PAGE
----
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Tony Grist

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Sympathy For The Devil [Jan. 10th, 2009|10:31 am]
Tony Grist

Sympathy for the Devil is an annoying movie. But then, it's meant to be annoying. Jean-Luc Godard- on the cusp of his even more annoying Maoist phase- really didn't give a fuck what the producers or the bourgeois cinema-going public wanted. It's curious- well, sadly funny-  that the more he tried to connect with the oppressed masses the more he found himself in an empty room talking to the walls and the ceilings.

Anyway, Sympathy for the Devil is nominally about the Rolling Stones. It was a commissioned work. Godard originally wanted to work with the Beatles (envisaging a Trotsky biopic starring John Lennon) but settled on the Stones when Lennon (what a pity) said no. We see them in the studio rehearsing the title song. The camera dollies round them and the takes go on and on and on.  We're eavesdropping- and there's a certain fascination in that. This is how musicians chill. And is that Lennon (after all) crouching by the upright piano, writing something in a notebook? Could be. Probably not.

Dotted in amongst the studio footage are certain equally lengthy, absurdist, political sketches. A character called Eve Democracy wanders through woodland pursued by a film crew and an interviewer who asks her questions- about the revolution, Vietnam and political theory- to all of which she answers either "no" or "yes". Eve is Anne Wiazemsky who played the kiddie in Au Hasard Balthasar and who, at this stage of her career, was newly married to Godard.  An in-joke- which adds another, extra-textual layer of meaning - is that Wiazemsky didn't speak English and was answering the incomprehensible questions according to signals from her husband.  Another sketch takes place in a junkyard, where heavily armed, black men read aloud from the works of Eldridge Cleaver and fondle and murder white, female prisoners.  For long stretches the soundtrack is overlaid by a reading from a porno-pulp narrative in which all the participants have the names of political and cultural celebrities.  The reader has the plummy accents of the great Denholm Eliott , but turns out to be someone called Sean Lynch.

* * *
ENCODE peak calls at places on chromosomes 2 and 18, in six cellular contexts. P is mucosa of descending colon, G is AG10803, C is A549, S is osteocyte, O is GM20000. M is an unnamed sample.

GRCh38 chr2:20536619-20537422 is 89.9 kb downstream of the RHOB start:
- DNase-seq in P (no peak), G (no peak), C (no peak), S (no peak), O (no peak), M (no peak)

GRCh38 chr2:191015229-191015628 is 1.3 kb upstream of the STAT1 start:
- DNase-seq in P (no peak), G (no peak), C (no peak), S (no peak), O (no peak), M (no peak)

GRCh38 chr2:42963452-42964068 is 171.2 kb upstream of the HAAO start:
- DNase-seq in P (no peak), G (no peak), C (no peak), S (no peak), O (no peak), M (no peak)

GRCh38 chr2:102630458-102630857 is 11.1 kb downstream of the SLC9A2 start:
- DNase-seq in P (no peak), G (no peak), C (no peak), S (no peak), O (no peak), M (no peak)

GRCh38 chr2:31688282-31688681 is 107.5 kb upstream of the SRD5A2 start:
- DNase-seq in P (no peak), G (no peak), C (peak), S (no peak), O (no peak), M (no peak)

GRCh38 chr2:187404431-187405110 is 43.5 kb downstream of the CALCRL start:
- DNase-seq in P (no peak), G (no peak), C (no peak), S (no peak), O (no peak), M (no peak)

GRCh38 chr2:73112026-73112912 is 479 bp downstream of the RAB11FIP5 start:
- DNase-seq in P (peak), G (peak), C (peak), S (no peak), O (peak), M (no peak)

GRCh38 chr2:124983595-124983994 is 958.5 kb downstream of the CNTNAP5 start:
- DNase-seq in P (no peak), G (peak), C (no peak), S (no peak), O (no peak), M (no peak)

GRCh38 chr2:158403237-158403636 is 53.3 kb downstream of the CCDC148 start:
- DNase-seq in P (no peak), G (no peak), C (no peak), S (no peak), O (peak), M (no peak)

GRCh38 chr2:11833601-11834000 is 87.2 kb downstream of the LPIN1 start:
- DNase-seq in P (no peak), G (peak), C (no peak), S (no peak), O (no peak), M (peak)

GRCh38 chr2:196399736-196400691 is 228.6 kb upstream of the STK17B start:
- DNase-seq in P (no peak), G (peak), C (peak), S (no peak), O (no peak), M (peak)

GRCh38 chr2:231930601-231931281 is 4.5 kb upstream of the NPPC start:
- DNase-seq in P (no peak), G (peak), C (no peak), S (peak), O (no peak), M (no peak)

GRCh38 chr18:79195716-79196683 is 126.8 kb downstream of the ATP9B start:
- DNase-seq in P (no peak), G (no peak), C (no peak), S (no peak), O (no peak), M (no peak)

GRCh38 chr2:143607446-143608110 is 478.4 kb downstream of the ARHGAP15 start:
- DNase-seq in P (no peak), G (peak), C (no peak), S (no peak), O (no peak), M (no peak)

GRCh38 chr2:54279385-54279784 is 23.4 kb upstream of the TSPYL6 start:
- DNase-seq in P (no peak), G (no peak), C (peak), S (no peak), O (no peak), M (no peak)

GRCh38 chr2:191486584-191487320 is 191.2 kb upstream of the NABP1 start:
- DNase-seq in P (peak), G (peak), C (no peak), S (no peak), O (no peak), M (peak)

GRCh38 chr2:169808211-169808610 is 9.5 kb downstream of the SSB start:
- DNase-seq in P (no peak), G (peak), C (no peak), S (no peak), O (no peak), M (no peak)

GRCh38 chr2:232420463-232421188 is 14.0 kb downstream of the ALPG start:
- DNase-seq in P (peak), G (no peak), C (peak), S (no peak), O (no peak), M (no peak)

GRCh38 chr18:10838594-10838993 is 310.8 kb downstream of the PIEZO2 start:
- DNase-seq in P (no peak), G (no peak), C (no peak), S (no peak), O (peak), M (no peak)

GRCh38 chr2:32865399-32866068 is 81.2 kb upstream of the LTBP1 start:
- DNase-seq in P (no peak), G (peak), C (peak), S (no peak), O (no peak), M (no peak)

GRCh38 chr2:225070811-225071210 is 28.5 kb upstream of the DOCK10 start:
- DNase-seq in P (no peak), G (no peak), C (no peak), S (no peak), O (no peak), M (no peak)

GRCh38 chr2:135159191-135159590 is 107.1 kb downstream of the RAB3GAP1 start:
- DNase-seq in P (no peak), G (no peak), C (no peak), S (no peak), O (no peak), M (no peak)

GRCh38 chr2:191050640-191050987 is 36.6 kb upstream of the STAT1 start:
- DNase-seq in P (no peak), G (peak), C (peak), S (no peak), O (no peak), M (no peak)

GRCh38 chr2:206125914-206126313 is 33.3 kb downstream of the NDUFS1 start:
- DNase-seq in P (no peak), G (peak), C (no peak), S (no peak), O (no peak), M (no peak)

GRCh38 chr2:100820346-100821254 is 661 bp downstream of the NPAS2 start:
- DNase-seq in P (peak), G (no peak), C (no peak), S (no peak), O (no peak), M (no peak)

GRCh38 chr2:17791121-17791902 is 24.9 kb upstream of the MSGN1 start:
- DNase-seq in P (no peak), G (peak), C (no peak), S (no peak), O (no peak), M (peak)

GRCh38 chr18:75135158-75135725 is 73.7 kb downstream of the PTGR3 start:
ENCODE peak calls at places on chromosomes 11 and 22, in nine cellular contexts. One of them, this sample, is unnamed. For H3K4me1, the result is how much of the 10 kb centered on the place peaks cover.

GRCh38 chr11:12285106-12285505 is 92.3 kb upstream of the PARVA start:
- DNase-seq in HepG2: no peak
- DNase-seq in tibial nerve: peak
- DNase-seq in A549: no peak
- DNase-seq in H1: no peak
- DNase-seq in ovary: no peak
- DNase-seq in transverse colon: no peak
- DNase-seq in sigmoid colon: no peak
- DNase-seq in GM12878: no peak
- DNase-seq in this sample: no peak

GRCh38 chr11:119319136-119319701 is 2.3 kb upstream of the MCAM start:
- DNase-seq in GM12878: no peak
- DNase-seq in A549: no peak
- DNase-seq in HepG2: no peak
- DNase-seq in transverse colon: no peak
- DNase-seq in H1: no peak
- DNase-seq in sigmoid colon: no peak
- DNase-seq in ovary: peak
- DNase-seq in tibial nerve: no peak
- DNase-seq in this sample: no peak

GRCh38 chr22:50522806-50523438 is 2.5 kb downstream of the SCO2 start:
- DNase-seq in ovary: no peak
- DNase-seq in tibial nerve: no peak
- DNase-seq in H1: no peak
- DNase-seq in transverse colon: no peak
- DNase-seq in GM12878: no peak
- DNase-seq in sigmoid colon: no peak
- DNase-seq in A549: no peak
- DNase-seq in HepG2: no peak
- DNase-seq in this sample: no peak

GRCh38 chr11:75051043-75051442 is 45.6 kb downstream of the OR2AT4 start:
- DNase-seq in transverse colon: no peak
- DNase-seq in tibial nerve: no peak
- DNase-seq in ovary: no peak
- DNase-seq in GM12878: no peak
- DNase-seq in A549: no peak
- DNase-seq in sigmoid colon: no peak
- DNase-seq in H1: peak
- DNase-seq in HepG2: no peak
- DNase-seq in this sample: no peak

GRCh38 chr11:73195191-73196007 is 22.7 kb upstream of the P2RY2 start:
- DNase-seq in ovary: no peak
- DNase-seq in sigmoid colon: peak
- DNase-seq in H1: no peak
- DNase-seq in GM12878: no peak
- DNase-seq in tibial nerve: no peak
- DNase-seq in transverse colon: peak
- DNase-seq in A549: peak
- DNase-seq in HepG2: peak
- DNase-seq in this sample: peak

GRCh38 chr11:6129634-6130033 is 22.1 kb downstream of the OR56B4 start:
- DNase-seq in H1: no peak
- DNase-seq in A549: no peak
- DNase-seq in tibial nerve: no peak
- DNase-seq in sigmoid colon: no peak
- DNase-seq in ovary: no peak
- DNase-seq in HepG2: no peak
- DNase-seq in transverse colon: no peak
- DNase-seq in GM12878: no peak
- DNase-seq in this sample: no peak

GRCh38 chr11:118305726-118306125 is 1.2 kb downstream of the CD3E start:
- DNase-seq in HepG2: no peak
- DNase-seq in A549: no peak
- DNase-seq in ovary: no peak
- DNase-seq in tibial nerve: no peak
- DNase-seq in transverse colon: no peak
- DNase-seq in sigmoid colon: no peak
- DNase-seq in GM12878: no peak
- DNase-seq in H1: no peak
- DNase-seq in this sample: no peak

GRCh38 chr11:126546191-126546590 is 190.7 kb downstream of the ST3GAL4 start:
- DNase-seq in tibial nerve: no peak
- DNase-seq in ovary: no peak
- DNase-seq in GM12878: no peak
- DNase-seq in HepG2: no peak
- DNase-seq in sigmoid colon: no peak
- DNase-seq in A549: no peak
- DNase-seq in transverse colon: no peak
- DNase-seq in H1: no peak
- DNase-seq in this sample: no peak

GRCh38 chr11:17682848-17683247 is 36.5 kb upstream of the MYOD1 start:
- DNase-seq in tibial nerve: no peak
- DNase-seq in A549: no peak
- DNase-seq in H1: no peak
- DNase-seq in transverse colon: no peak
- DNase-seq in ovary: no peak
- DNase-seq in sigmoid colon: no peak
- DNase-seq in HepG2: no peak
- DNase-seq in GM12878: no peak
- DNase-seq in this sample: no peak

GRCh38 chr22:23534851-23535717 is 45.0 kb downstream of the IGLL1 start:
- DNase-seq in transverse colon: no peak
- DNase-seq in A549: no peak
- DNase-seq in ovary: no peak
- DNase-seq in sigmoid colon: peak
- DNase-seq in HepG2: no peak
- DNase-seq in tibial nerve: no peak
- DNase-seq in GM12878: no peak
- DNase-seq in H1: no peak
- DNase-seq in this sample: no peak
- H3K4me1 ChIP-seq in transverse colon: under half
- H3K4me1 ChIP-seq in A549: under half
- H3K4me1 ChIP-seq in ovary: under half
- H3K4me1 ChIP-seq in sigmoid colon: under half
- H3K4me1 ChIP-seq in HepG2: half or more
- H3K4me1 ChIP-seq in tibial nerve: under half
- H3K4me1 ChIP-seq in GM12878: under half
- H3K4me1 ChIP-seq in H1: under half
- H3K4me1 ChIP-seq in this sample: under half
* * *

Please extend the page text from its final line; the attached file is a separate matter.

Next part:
I 'd been watching an earlier programme on Sky Arts and hadn't realised this was coming on- and  I had a letter to write and an article to read about the ghost-hunter Harry Price (a decent and much maligned man, it seems)- so I wasn't giving it my undivided attention. What with all the takes being so long and repetitive I hardly needed to. Still, it wasn't easy to ignore. Godard is important to me. I love the way he freed cinema up- how he left you with the impression that all you needed was a camera and a tape recorder and you could step out onto the street and make a movie that would change the world. Of course, Sympathy for the Devil didn't change anything. And the idea that the Rolling Stones were in any way revolutionary  seems laughable now.  Was Godard taking the piss? I don't suppose he was, given his subsequent career, but time has made the movie more ambiguous than it seemed when new.